Thermodynamics in Geology: Proceedings of the NATO Advanced Study Institute Held in Oxford, England, September 17-27, 1976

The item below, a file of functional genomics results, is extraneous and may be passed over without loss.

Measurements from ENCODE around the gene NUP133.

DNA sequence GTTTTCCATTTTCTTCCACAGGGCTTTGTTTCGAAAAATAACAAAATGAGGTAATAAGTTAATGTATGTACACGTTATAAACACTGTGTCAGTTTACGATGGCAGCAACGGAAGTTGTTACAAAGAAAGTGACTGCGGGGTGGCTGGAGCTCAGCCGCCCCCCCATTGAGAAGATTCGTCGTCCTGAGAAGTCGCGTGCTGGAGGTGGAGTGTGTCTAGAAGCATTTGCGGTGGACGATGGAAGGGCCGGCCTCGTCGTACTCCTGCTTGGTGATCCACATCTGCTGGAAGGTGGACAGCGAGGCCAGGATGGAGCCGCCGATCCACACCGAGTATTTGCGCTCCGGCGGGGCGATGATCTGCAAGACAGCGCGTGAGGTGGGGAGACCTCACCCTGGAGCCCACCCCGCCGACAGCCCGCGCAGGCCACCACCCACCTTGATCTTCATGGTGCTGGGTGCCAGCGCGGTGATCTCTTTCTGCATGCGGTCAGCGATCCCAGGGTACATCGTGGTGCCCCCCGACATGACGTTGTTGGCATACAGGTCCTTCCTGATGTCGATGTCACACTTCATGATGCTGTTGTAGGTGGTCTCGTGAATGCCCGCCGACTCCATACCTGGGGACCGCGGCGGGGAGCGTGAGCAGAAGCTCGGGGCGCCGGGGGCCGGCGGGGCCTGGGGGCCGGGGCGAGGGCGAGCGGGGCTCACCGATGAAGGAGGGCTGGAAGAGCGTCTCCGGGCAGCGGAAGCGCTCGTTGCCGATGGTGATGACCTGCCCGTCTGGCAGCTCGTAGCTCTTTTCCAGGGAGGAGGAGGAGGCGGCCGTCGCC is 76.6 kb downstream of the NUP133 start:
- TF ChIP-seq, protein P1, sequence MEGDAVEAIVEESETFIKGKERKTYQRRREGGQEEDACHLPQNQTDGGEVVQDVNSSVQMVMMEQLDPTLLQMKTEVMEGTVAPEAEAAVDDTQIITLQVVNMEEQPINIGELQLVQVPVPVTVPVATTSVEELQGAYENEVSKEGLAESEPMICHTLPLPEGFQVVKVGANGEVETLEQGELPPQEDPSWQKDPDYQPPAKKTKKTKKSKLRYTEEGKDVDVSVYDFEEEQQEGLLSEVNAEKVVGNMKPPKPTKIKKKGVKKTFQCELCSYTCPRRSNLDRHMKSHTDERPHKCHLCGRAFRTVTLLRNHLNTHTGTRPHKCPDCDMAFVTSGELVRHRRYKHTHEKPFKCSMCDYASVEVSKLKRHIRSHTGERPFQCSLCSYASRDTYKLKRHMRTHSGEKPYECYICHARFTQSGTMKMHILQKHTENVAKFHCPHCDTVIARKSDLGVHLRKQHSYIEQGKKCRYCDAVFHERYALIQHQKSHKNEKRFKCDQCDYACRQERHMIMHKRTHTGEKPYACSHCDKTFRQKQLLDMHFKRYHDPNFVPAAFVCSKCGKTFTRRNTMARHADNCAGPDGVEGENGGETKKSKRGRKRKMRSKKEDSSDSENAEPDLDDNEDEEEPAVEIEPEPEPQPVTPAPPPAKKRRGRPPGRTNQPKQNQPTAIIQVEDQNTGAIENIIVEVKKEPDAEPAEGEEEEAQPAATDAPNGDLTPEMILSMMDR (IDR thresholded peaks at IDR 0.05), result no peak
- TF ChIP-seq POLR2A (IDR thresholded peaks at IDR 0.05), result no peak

It has long been realized that the mineral assemblages of igneous and metamorphic rocks may reflect the approach of a rock to chemical eCluilibrium during its formation. However progress in the application of chemical thermodynamics to geological systems has been hindered since the time of Bowen and the other early physical-chemical petrologists by the recurring Cluandary of the experimental geologist. His systems are complex and are experimentally intractable, but if they were not so refractory they would not be there to study at all. It is only recently that accurate measurements of the thermodynamic properties of pure, or at least well-defined minerals, melts and volatile fluid phases, combined with experimental and theoretical studies of their mixing properties, have made it possible to calculate the eCluilibrium conditions for particular rock systems. Much work is now in progress to extend the ranges of com- position and conditions for which sufficient data exist to enable such calculations to be made. Moreover the routine availability of the electron microprobe will ensure that the demand for such information will continue to increase. The thermodynamic techniClues reCluired to apply these data to geological problems are intrinsically simple and merely involve the combination of appropriate standard state data together with corrections for the effects of solution in natural minerals, melts or volatile fluids.